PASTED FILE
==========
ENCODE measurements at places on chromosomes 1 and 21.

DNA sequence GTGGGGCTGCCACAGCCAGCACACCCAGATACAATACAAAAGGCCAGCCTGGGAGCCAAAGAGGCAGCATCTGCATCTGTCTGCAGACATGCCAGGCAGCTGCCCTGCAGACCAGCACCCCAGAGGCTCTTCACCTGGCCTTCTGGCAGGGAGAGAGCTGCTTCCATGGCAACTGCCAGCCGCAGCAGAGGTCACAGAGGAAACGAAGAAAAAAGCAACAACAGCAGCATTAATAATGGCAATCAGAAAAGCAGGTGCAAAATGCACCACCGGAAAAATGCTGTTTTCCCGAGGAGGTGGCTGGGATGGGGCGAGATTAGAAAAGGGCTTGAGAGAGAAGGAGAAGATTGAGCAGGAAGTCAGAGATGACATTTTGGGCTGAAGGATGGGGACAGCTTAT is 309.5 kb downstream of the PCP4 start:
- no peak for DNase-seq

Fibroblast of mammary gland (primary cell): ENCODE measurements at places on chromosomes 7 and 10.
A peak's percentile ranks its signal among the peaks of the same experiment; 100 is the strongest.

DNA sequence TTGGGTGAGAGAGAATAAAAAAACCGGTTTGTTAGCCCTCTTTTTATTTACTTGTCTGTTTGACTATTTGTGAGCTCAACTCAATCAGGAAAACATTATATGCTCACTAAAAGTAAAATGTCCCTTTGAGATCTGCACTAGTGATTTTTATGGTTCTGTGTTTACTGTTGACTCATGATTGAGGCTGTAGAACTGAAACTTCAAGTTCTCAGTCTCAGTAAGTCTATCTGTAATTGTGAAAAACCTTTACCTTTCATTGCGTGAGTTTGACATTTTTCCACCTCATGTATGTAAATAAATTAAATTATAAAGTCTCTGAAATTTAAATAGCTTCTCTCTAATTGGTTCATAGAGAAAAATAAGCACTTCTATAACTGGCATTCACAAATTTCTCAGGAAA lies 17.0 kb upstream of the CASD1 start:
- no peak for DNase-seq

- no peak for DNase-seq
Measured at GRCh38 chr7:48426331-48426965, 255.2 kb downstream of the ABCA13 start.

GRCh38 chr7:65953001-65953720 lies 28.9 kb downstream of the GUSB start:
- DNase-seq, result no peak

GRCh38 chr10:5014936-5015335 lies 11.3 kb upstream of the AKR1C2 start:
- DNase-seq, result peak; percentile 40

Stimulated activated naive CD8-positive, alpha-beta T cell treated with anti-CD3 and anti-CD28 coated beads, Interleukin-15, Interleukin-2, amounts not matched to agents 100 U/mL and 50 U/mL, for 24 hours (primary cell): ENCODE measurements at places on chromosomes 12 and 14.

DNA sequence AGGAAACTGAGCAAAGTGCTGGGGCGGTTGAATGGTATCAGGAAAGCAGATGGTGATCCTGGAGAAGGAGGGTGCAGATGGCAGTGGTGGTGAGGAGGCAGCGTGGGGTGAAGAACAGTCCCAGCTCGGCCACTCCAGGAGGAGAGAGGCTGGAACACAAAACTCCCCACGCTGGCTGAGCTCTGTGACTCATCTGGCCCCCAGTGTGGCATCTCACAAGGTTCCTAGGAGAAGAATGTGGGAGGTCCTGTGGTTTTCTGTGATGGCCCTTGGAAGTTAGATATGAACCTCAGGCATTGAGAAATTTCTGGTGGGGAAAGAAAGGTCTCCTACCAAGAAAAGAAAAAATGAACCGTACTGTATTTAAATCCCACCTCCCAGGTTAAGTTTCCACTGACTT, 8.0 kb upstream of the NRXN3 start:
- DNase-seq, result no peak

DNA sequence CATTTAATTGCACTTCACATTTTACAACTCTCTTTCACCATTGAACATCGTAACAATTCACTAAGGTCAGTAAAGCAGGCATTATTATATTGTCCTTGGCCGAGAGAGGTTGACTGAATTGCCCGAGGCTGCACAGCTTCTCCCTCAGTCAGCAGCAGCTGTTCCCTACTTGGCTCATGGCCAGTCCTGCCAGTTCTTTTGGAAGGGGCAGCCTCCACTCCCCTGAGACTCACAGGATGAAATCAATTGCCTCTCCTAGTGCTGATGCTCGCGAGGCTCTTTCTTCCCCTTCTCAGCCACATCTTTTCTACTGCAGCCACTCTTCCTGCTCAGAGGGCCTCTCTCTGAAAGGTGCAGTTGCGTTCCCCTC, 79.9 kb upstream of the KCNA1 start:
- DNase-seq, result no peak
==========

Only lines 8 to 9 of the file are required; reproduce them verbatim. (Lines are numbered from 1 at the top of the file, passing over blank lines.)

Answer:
- no peak for DNase-seq
Measured at GRCh38 chr7:48426331-48426965, 255.2 kb downstream of the ABCA13 start.